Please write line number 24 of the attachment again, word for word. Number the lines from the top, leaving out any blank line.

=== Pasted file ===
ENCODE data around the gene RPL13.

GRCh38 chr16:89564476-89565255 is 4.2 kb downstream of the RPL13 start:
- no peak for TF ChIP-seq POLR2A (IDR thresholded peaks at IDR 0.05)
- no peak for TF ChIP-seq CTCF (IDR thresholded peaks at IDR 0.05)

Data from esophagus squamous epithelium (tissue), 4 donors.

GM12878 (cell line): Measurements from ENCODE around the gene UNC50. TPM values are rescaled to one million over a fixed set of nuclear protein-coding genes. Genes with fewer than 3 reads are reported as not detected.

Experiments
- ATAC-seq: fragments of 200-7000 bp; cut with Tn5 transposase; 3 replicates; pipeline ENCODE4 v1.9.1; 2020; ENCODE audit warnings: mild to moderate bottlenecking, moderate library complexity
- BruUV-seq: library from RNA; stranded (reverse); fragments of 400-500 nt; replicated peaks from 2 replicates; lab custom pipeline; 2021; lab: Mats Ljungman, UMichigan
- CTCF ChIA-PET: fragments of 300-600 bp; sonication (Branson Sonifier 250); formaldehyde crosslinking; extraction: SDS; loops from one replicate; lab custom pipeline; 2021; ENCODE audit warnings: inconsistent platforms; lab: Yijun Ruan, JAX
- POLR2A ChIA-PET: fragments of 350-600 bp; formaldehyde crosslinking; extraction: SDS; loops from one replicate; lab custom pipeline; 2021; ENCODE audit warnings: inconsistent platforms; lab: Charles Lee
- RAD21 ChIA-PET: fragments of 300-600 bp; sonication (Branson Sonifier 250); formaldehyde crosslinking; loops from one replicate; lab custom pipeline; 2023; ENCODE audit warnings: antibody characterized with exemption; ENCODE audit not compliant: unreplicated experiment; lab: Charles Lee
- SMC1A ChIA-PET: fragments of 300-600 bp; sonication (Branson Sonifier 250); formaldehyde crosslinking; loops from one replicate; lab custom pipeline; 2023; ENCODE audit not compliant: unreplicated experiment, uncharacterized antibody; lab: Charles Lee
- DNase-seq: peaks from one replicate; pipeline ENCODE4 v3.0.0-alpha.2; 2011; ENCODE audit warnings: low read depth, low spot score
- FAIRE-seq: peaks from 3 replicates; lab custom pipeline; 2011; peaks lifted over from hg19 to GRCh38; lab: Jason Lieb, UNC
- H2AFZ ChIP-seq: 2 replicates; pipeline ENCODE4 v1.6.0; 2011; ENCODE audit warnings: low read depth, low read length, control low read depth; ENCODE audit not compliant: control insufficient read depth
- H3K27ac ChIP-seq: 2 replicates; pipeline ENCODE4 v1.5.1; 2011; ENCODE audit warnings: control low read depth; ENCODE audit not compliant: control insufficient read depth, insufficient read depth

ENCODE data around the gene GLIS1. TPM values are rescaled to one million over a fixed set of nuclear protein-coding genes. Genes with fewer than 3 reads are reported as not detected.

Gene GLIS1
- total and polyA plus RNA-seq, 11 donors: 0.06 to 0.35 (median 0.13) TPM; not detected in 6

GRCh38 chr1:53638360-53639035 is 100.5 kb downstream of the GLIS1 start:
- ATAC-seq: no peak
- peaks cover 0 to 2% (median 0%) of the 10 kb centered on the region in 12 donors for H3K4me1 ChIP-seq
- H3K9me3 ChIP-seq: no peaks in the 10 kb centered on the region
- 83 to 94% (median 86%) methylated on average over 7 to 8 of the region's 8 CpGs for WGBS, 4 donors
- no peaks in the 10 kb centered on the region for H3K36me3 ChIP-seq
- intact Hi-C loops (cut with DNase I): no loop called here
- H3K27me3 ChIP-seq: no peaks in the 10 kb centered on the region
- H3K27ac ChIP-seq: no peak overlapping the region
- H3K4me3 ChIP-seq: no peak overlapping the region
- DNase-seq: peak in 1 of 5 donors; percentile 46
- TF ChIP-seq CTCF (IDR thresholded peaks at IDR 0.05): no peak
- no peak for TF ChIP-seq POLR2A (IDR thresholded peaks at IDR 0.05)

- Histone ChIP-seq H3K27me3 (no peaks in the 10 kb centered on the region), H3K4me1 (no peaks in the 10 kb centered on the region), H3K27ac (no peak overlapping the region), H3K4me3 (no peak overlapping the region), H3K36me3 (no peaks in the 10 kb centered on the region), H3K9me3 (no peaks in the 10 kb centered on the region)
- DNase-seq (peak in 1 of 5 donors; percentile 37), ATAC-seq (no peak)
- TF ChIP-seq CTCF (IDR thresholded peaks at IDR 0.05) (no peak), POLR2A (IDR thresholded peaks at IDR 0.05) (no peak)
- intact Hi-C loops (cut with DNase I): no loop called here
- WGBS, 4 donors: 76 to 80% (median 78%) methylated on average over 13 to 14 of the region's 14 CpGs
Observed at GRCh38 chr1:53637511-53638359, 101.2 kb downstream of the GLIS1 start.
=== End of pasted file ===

- H3K9me3 ChIP-seq: no peaks in the 10 kb centered on the region